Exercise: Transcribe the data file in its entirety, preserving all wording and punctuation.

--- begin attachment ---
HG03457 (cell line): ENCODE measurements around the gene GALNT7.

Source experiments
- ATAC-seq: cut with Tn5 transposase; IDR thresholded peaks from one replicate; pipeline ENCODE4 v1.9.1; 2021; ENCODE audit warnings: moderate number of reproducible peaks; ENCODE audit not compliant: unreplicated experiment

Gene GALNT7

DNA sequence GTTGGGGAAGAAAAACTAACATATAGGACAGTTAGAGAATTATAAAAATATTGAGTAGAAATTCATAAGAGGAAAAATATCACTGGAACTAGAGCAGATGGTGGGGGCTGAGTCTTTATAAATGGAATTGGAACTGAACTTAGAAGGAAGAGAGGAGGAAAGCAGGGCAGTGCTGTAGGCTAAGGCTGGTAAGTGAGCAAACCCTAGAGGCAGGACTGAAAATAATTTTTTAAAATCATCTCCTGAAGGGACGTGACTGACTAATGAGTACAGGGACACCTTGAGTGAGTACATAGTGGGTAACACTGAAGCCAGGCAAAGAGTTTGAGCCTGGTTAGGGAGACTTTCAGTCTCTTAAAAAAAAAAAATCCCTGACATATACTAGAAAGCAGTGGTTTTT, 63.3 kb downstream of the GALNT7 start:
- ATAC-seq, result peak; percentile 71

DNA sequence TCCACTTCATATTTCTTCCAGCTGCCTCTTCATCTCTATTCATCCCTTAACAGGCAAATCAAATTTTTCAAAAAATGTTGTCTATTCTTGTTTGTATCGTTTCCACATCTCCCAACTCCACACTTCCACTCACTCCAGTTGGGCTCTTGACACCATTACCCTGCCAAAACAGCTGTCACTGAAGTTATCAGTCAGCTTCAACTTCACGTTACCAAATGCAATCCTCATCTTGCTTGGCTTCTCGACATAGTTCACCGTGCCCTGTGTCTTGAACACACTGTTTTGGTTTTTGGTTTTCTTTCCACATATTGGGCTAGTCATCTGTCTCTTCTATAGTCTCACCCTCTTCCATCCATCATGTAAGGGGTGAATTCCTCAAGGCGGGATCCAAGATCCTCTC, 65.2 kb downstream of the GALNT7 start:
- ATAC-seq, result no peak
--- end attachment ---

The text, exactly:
HG03457 (cell line): ENCODE measurements around the gene GALNT7.

Source experiments
- ATAC-seq: cut with Tn5 transposase; IDR thresholded peaks from one replicate; pipeline ENCODE4 v1.9.1; 2021; ENCODE audit warnings: moderate number of reproducible peaks; ENCODE audit not compliant: unreplicated experiment

Gene GALNT7

DNA sequence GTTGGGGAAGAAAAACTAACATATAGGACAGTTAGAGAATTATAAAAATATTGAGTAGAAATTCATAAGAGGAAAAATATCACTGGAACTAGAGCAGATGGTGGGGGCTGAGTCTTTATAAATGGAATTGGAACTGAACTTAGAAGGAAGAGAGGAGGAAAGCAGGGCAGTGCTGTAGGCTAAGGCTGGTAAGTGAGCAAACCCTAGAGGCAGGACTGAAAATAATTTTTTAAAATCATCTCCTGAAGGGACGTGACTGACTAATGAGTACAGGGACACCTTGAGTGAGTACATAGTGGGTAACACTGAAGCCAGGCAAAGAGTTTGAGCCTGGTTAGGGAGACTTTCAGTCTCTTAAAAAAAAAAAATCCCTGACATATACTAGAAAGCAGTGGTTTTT, 63.3 kb downstream of the GALNT7 start:
- ATAC-seq, result peak; percentile 71

DNA sequence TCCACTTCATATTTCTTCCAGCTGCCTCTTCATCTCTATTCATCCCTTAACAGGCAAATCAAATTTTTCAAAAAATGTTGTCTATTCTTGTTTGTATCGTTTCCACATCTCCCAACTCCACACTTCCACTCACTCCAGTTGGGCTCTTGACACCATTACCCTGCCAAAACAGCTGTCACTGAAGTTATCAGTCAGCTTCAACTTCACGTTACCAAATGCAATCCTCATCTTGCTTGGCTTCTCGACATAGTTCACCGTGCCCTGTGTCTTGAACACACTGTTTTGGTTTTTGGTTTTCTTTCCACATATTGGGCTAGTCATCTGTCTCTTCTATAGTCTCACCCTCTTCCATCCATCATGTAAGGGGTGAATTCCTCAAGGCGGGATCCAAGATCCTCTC, 65.2 kb downstream of the GALNT7 start:
- ATAC-seq, result no peak